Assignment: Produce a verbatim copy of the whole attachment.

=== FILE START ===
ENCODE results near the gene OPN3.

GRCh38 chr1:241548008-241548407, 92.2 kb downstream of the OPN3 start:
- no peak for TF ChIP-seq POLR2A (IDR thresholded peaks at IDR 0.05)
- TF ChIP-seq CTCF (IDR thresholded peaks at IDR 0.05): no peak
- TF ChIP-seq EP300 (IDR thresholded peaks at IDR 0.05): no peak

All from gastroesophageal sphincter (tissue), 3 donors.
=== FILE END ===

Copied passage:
ENCODE results near the gene OPN3.

GRCh38 chr1:241548008-241548407, 92.2 kb downstream of the OPN3 start:
- no peak for TF ChIP-seq POLR2A (IDR thresholded peaks at IDR 0.05)
- TF ChIP-seq CTCF (IDR thresholded peaks at IDR 0.05): no peak
- TF ChIP-seq EP300 (IDR thresholded peaks at IDR 0.05): no peak

All from gastroesophageal sphincter (tissue), 3 donors.